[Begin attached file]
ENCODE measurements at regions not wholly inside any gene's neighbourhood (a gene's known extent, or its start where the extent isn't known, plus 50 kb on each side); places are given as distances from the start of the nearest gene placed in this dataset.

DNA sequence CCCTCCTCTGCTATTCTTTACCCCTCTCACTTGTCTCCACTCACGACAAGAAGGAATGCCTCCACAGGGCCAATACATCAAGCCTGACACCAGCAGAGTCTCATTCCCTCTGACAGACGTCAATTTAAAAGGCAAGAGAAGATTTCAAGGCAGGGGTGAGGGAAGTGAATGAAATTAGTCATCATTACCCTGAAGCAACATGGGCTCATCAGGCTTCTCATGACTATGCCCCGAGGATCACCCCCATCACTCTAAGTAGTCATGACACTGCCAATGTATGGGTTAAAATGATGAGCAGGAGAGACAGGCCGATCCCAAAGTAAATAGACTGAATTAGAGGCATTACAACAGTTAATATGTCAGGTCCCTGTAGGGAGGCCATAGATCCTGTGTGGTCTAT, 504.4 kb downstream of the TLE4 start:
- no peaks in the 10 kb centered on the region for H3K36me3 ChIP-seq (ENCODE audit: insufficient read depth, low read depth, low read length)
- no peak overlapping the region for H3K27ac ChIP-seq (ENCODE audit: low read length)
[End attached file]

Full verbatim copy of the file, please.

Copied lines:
ENCODE measurements at regions not wholly inside any gene's neighbourhood (a gene's known extent, or its start where the extent isn't known, plus 50 kb on each side); places are given as distances from the start of the nearest gene placed in this dataset.

DNA sequence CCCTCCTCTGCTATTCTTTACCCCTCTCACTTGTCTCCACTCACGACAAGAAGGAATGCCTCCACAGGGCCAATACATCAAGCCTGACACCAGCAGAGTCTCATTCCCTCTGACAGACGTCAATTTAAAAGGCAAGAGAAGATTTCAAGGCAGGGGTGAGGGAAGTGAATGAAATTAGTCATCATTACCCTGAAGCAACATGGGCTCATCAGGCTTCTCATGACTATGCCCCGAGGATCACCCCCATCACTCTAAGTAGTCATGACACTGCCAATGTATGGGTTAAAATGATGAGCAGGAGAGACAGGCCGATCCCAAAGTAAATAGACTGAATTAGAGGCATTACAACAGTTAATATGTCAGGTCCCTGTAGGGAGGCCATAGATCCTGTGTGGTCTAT, 504.4 kb downstream of the TLE4 start:
- no peaks in the 10 kb centered on the region for H3K36me3 ChIP-seq (ENCODE audit: insufficient read depth, low read depth, low read length)
- no peak overlapping the region for H3K27ac ChIP-seq (ENCODE audit: low read length)